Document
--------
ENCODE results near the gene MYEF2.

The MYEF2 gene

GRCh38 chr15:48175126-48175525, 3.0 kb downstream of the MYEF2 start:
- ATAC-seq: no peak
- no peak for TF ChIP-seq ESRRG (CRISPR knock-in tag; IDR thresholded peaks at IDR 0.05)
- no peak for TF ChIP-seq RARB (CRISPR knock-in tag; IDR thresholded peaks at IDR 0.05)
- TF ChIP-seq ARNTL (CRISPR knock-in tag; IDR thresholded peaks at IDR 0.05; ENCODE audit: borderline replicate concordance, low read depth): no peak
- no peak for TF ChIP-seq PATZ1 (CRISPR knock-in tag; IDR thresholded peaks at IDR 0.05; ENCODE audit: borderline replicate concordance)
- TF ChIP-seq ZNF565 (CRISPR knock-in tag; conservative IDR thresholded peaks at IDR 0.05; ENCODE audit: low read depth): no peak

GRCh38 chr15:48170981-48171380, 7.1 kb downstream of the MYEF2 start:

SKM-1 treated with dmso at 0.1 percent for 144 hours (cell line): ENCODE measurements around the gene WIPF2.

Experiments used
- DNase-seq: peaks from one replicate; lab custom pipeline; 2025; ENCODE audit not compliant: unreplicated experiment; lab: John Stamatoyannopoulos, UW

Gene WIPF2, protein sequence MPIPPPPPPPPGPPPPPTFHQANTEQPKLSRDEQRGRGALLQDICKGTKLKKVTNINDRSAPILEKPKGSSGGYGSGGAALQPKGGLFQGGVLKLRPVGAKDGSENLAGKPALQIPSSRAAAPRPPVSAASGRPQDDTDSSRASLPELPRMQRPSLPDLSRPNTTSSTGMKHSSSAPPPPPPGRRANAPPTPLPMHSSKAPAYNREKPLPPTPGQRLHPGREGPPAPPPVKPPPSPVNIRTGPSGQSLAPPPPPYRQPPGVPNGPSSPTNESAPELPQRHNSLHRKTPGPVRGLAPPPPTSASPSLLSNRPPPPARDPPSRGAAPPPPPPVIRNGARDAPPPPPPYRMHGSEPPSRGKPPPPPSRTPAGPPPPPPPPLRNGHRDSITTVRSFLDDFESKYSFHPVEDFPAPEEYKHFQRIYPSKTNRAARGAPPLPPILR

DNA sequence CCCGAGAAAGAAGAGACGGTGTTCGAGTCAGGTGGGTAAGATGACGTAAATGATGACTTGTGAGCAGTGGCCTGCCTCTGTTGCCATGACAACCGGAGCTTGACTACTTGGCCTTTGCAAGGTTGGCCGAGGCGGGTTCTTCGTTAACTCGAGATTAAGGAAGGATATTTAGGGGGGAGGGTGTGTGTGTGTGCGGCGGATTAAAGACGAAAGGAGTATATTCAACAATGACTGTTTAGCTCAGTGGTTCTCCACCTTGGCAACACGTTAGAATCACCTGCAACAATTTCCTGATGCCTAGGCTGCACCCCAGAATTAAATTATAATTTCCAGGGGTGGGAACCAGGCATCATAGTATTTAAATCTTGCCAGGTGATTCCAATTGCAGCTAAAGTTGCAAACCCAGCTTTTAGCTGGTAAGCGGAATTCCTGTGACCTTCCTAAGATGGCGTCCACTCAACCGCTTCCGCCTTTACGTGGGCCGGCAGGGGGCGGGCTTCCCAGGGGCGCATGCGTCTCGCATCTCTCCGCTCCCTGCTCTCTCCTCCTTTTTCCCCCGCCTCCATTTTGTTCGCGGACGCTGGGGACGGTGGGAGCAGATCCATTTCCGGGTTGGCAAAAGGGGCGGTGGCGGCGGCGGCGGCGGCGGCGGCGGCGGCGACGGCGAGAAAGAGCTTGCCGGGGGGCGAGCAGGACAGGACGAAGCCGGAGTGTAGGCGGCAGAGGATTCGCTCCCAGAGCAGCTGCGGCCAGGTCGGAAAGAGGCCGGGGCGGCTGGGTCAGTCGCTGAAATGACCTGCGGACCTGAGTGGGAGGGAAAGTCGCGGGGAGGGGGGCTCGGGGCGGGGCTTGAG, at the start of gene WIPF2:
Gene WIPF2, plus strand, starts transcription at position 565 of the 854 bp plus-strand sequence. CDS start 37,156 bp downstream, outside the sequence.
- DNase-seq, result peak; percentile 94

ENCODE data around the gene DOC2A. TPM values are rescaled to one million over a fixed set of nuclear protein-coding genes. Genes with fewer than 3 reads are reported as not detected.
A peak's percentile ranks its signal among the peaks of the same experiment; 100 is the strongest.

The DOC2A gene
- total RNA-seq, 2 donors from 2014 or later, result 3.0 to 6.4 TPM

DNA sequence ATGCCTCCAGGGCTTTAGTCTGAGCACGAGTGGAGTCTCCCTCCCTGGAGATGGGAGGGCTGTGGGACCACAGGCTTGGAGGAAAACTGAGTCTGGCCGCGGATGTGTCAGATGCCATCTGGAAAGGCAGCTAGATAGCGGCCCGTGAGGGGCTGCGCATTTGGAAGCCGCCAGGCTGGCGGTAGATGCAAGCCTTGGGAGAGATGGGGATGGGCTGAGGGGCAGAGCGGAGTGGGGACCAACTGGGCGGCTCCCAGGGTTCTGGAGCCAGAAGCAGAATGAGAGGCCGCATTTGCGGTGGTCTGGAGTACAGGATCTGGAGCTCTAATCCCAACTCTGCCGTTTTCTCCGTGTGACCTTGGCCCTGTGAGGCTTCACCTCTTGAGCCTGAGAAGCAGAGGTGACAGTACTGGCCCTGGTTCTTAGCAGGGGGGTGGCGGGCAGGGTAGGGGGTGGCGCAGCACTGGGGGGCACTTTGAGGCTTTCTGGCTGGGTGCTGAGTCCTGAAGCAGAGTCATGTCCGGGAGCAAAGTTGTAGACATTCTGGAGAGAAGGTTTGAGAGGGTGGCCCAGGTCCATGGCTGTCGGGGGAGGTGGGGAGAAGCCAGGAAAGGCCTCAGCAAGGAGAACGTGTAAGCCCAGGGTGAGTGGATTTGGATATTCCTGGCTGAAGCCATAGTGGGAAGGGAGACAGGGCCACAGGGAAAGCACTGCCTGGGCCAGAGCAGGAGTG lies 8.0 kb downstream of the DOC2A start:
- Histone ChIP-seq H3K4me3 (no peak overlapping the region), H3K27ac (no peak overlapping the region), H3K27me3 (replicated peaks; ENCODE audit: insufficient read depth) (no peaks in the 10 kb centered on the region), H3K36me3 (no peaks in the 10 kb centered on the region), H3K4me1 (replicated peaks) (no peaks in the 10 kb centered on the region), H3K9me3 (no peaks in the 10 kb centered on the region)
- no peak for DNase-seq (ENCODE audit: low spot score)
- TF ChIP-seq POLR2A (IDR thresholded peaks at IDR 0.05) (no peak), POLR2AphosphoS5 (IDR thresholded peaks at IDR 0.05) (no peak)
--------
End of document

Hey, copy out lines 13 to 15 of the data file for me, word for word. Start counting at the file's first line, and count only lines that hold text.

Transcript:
- DNase-seq: peaks from one replicate; lab custom pipeline; 2025; ENCODE audit not compliant: unreplicated experiment; lab: John Stamatoyannopoulos, UW

Gene WIPF2, protein sequence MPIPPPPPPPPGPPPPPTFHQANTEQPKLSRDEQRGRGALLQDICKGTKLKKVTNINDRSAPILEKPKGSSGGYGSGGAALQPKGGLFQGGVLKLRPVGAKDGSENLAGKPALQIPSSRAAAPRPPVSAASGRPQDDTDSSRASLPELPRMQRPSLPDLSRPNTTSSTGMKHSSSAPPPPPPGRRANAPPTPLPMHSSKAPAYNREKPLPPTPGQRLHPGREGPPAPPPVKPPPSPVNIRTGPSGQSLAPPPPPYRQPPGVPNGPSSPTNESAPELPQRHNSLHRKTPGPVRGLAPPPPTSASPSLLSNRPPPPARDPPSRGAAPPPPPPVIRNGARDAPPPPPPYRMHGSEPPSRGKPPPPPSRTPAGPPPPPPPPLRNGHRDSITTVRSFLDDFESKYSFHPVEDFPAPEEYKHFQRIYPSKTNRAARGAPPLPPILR

DNA sequence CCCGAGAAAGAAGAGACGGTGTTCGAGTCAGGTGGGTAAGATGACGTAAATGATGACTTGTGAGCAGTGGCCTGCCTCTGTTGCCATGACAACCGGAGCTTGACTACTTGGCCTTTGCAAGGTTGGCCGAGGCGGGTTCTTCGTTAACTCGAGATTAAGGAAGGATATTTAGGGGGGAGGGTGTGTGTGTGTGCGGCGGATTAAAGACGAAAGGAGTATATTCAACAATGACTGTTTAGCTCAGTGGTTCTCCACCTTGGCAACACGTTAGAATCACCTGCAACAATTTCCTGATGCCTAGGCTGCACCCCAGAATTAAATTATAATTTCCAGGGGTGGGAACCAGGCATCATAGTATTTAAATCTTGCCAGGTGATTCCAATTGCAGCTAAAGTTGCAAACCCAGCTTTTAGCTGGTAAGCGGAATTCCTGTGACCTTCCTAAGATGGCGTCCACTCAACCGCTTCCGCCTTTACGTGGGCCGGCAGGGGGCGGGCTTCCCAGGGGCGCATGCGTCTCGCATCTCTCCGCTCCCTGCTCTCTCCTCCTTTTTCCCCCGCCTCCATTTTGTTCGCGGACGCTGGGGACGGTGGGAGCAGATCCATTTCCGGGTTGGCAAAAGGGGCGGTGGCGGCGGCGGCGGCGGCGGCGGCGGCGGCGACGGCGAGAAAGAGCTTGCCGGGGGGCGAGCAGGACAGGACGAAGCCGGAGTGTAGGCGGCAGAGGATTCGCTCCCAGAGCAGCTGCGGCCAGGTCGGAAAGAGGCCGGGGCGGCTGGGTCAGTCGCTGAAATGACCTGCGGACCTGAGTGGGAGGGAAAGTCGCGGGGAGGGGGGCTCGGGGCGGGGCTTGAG, at the start of gene WIPF2: